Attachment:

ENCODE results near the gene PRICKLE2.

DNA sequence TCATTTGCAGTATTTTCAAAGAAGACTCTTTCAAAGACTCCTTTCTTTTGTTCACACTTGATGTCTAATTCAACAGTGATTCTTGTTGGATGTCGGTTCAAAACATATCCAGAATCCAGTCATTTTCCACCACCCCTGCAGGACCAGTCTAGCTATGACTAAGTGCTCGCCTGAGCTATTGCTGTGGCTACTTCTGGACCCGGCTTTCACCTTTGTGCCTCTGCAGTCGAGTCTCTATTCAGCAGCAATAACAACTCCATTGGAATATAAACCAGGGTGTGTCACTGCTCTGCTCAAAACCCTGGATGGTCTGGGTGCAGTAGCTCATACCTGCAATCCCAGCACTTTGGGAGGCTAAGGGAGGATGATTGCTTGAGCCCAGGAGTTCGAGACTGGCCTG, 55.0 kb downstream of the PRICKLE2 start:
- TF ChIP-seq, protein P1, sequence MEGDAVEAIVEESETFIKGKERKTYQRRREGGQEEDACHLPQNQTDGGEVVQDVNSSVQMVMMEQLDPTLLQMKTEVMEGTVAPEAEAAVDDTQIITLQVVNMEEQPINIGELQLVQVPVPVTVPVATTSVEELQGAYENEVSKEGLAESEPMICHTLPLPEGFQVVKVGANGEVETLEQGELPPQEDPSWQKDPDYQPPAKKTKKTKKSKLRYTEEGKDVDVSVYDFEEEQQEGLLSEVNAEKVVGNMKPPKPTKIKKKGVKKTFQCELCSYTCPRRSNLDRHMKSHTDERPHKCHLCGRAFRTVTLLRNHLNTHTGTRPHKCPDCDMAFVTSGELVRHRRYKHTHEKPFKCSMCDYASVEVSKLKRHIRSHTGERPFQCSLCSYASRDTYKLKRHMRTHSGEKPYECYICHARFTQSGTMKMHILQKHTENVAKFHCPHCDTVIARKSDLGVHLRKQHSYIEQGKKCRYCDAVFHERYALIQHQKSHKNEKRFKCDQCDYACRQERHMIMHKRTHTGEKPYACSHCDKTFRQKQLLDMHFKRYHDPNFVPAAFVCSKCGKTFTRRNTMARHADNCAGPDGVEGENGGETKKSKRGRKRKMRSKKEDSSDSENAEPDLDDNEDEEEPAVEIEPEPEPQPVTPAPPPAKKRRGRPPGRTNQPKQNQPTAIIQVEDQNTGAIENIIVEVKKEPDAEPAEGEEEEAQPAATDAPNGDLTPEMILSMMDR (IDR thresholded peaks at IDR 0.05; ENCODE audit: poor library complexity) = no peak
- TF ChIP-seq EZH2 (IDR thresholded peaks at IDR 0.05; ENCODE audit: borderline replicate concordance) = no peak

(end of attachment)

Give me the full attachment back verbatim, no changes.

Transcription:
ENCODE results near the gene PRICKLE2.

DNA sequence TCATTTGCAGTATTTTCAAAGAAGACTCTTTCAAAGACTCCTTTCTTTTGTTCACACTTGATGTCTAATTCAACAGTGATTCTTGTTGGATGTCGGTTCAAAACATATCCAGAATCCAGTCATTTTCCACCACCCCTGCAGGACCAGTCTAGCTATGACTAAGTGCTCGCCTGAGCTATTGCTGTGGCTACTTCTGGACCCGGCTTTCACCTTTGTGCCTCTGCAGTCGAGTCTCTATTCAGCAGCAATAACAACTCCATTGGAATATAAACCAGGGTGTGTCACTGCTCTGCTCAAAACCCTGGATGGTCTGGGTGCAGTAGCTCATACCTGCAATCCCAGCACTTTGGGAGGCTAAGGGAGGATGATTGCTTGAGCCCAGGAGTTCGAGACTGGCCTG, 55.0 kb downstream of the PRICKLE2 start:
- TF ChIP-seq, protein P1, sequence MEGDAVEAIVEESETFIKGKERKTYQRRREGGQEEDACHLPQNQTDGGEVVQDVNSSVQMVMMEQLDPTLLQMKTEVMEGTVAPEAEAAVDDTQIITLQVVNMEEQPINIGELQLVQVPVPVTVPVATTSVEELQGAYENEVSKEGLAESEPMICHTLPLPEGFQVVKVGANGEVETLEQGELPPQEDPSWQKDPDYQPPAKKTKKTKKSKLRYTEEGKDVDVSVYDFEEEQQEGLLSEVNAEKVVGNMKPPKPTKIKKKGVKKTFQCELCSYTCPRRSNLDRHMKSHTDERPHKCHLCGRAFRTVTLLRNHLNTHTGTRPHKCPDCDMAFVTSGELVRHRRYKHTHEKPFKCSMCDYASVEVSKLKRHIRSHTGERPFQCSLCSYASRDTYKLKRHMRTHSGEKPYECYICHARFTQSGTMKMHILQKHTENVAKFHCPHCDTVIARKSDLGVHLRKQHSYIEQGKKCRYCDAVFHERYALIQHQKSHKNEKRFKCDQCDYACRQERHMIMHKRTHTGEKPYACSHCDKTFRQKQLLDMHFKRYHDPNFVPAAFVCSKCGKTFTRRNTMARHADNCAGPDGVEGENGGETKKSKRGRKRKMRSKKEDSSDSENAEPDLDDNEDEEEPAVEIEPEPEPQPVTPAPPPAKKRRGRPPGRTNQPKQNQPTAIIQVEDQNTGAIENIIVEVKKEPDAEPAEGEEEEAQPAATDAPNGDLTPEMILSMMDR (IDR thresholded peaks at IDR 0.05; ENCODE audit: poor library complexity) = no peak
- TF ChIP-seq EZH2 (IDR thresholded peaks at IDR 0.05; ENCODE audit: borderline replicate concordance) = no peak